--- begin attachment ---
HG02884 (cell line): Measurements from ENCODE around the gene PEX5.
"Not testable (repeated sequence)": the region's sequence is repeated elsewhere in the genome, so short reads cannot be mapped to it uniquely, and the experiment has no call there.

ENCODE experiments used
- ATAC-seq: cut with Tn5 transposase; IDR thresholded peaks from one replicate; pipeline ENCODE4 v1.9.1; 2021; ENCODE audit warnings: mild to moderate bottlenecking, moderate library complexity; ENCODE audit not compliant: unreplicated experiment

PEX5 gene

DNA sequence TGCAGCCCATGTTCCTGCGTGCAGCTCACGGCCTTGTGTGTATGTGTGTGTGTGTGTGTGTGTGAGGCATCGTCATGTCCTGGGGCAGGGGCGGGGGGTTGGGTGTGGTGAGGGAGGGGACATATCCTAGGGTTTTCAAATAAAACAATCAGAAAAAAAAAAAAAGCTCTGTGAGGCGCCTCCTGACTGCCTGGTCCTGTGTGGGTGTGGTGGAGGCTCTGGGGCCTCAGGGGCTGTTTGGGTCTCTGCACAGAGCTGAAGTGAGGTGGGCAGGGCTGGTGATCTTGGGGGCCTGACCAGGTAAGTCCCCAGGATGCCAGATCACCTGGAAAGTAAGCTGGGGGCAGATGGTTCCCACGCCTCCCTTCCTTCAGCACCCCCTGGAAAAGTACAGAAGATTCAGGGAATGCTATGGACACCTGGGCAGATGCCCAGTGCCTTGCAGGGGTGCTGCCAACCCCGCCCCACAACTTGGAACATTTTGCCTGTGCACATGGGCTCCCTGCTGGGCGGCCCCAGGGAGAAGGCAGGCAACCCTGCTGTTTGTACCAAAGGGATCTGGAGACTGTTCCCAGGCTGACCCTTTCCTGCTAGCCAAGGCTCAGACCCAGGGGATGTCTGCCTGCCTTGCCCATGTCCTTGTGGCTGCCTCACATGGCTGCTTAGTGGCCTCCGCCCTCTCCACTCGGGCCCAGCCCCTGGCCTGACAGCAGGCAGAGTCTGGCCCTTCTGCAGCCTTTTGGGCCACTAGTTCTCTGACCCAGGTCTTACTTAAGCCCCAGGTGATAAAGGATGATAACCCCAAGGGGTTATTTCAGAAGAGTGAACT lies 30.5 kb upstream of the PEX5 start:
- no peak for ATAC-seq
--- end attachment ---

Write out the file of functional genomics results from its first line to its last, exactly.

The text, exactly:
HG02884 (cell line): Measurements from ENCODE around the gene PEX5.
"Not testable (repeated sequence)": the region's sequence is repeated elsewhere in the genome, so short reads cannot be mapped to it uniquely, and the experiment has no call there.

ENCODE experiments used
- ATAC-seq: cut with Tn5 transposase; IDR thresholded peaks from one replicate; pipeline ENCODE4 v1.9.1; 2021; ENCODE audit warnings: mild to moderate bottlenecking, moderate library complexity; ENCODE audit not compliant: unreplicated experiment

PEX5 gene

DNA sequence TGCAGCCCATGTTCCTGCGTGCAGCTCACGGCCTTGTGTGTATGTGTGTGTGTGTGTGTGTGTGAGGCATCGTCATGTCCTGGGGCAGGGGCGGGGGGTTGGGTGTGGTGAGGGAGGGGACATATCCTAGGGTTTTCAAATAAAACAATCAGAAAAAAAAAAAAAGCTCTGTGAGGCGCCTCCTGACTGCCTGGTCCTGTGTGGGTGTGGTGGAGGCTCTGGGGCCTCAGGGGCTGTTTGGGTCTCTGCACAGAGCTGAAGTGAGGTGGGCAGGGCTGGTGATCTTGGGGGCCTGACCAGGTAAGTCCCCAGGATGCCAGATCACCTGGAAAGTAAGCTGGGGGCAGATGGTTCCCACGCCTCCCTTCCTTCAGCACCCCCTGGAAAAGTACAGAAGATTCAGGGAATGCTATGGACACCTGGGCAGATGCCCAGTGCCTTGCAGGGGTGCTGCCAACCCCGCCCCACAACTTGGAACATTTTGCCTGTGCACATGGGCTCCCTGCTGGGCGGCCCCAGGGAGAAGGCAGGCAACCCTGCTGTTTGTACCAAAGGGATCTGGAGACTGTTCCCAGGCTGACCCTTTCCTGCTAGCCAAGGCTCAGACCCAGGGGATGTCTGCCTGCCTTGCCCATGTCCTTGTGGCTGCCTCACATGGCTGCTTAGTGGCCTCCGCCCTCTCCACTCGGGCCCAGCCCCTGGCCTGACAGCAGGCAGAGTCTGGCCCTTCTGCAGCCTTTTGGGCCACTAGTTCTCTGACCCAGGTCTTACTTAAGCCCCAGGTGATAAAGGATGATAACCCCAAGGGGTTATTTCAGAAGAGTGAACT lies 30.5 kb upstream of the PEX5 start:
- no peak for ATAC-seq